Quote of the week

Although judicial proceedings will generally be bound by the requirements of natural justice to a greater degree than will hearings before administrative tribunals, judicial decision-makers, by virtue of their positions, have nonetheless been granted considerable deference by appellate courts inquiring into the apprehension of bias. This is because judges ‘are assumed to be [people] of conscience and intellectual discipline, capable of judging a particular controversy fairly on the basis of its own circumstances’: The presumption of impartiality carries considerable weight, for as Blackstone opined at p. 361 in Commentaries on the Laws of England III . . . ‘[t]he law will not suppose possibility of bias in a judge, who is already sworn to administer impartial justice, and whose authority greatly depends upon that presumption and idea’. Thus, reviewing courts have been hesitant to make a finding of bias or to perceive a reasonable apprehension of bias on the part of a judge, in the absence of convincing evidence to that effect.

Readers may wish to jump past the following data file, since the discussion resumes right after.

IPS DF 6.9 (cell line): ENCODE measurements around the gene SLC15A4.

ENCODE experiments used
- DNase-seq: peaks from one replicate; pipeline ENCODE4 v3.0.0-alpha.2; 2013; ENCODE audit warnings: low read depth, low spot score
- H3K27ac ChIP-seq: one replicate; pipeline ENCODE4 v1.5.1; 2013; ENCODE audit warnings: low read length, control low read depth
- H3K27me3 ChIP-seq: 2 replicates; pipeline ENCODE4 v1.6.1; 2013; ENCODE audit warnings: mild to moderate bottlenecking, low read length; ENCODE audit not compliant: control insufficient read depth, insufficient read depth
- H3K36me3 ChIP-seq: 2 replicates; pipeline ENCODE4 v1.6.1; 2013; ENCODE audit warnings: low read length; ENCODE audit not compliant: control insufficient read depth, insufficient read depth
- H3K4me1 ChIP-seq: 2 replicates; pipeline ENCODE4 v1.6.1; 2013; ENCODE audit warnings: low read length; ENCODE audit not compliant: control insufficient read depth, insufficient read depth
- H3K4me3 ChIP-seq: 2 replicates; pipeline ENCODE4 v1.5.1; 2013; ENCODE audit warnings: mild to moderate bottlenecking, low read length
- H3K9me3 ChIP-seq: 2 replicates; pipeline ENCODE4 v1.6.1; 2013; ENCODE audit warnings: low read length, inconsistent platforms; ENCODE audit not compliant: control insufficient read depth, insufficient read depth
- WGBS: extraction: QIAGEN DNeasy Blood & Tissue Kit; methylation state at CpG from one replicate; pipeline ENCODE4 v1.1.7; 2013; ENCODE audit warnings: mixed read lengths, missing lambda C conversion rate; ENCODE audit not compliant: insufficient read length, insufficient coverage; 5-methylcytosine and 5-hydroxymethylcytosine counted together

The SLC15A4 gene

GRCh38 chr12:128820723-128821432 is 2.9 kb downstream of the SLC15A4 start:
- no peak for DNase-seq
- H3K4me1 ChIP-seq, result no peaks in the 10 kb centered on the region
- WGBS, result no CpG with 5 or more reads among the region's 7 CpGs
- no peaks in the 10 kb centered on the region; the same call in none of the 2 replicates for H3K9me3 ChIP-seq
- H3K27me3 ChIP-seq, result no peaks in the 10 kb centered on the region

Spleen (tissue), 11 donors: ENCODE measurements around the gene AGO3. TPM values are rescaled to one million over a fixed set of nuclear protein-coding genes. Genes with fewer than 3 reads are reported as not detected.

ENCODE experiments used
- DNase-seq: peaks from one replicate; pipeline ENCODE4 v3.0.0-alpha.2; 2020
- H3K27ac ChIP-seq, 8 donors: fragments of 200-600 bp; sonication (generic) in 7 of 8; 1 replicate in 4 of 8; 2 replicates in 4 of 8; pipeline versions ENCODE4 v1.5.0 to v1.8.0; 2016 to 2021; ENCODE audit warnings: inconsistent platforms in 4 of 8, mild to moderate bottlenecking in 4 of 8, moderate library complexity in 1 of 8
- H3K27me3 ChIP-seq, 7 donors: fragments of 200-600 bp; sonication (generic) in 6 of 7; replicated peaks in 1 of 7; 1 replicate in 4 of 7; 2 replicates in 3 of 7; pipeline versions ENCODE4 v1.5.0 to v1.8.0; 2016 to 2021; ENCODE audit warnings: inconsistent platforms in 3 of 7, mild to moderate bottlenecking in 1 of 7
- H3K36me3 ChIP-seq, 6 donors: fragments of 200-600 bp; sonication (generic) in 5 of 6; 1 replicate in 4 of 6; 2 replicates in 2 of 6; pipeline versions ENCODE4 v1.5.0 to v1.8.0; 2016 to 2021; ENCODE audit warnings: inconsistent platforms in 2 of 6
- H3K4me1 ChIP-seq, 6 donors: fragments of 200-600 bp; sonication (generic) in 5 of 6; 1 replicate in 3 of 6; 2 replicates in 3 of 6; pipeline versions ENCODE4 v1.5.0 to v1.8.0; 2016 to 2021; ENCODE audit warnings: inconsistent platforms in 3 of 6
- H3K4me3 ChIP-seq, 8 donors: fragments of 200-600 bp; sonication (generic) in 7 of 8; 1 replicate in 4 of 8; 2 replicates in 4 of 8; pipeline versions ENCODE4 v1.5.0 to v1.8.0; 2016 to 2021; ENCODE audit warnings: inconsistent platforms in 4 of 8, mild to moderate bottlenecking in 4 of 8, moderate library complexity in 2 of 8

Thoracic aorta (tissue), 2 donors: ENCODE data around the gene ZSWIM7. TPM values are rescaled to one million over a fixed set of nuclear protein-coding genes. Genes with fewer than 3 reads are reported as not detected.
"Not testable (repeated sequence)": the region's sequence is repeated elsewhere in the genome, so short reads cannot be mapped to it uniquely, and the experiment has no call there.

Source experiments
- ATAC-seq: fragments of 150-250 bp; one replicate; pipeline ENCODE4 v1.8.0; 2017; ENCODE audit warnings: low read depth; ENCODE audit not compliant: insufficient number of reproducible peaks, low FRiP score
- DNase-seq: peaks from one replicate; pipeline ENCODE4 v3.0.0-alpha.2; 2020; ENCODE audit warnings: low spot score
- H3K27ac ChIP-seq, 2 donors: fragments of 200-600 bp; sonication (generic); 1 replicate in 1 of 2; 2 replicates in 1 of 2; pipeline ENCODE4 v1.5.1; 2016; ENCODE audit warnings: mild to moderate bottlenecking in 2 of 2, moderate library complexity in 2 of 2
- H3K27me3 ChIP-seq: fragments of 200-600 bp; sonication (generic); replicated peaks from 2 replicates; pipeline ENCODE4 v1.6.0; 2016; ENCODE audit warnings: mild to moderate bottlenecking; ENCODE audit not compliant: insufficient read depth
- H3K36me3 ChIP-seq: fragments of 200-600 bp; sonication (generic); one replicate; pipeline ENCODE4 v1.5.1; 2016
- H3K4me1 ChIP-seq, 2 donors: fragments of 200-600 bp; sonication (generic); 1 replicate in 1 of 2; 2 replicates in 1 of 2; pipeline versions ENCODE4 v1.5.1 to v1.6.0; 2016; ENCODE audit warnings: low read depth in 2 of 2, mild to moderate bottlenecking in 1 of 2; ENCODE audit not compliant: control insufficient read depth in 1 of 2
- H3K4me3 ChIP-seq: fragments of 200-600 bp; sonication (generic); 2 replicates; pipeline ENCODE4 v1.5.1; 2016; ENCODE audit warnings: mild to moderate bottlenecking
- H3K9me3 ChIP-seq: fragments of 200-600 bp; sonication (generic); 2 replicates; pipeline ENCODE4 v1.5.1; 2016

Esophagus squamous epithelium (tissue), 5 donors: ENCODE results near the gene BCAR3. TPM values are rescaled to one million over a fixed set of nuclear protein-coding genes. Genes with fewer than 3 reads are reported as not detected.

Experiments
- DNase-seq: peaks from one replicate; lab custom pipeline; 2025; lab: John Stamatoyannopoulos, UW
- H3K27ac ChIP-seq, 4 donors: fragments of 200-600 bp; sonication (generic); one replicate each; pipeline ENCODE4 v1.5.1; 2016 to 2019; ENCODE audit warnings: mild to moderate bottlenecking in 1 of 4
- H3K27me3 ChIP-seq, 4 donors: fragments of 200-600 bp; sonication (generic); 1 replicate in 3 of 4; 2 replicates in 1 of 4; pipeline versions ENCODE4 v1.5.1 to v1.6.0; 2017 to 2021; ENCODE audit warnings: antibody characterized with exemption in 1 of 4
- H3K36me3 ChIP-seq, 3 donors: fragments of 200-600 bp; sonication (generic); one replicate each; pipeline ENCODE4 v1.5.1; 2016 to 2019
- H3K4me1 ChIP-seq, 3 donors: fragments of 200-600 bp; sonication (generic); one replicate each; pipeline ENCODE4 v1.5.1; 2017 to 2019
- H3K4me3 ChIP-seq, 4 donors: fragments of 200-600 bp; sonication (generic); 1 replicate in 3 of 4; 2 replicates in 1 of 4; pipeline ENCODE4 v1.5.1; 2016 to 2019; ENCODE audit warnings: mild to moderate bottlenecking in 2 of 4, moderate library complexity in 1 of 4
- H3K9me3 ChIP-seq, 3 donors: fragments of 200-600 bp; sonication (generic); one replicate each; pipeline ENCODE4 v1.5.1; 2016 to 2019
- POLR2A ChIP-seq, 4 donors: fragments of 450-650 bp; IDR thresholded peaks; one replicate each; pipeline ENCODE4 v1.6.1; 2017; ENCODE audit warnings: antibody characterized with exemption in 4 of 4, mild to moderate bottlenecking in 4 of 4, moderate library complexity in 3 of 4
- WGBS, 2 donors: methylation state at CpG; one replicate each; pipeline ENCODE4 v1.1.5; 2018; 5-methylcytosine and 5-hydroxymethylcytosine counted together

L'Heureux-Dube and McLachlin JJ
Livesey v The New South Wales Bar Association [1983] HCA 17; (1983) 151 CLR 288
19 November 2011

Nothing universal can be rationally affirmed on any moral or any political subject. Pure metaphysical abstraction does not belong to these matters. The lines of morality are not like ideal lines of mathematics. They are broad and deep as well as long. They admit of exceptions; they demand modifications. These exceptions and modifications are not made by the process of logic, but by the rule of prudence. Prudence is not only first in rank of the virtues political and moral, but she is the director, the regulator, the standard of them all. – Edmund Burke.

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